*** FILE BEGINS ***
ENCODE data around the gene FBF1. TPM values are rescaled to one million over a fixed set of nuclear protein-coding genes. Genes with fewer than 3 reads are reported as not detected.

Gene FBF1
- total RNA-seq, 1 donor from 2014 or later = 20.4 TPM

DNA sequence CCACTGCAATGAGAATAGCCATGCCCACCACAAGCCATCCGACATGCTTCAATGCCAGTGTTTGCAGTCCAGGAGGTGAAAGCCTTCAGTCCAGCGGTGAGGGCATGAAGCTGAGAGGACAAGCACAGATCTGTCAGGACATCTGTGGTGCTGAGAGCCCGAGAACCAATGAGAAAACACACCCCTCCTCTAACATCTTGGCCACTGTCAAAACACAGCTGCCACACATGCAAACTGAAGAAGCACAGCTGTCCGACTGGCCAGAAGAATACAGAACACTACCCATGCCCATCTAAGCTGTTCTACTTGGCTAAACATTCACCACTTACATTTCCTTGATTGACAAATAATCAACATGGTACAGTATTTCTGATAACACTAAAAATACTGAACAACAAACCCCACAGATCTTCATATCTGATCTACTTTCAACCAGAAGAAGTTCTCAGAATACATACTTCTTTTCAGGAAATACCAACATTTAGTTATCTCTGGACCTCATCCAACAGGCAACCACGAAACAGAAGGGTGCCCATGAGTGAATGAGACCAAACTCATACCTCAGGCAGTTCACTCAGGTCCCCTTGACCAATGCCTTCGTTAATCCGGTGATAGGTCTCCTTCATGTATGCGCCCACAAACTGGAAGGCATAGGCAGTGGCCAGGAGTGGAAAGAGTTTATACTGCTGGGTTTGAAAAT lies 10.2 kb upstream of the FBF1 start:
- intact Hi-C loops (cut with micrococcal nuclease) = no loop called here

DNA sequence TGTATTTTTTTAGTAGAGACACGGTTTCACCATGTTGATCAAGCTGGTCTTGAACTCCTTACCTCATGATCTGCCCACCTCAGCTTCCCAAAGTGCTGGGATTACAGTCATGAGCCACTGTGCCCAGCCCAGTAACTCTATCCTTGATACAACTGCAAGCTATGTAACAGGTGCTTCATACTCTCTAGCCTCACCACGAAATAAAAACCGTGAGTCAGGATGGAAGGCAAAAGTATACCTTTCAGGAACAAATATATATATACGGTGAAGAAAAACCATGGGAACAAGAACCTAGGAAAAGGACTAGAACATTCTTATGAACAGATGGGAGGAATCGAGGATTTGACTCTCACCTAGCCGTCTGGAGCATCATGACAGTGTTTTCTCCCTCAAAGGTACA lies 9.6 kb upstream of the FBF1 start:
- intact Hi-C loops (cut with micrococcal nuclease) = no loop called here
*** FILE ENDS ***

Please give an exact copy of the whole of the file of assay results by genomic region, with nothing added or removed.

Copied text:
ENCODE data around the gene FBF1. TPM values are rescaled to one million over a fixed set of nuclear protein-coding genes. Genes with fewer than 3 reads are reported as not detected.

Gene FBF1
- total RNA-seq, 1 donor from 2014 or later = 20.4 TPM

DNA sequence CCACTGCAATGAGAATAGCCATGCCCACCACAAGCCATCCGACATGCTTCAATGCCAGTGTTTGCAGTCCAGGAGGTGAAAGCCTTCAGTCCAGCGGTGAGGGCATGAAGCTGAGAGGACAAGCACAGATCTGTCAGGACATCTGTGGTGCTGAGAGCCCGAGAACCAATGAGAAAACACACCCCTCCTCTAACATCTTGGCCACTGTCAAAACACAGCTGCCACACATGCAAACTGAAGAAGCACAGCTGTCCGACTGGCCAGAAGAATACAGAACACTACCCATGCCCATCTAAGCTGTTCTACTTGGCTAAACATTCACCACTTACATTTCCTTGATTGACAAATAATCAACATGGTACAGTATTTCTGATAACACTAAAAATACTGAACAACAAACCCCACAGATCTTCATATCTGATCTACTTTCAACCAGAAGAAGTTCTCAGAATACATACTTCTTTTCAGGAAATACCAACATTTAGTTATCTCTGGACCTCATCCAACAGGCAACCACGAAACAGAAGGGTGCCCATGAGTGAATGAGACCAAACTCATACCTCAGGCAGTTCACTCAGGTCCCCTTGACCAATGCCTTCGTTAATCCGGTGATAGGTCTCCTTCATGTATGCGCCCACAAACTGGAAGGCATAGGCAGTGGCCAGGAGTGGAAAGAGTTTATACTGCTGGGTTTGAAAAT lies 10.2 kb upstream of the FBF1 start:
- intact Hi-C loops (cut with micrococcal nuclease) = no loop called here

DNA sequence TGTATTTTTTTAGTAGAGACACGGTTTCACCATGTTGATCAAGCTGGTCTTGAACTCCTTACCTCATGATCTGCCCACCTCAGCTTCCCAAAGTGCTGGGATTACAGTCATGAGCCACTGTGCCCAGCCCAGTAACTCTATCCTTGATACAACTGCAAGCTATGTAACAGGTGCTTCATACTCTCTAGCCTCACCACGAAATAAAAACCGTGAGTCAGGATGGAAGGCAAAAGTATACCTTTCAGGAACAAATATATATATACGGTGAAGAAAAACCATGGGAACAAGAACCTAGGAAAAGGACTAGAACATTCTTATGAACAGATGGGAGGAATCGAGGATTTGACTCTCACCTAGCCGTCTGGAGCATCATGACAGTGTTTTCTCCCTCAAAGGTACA lies 9.6 kb upstream of the FBF1 start:
- intact Hi-C loops (cut with micrococcal nuclease) = no loop called here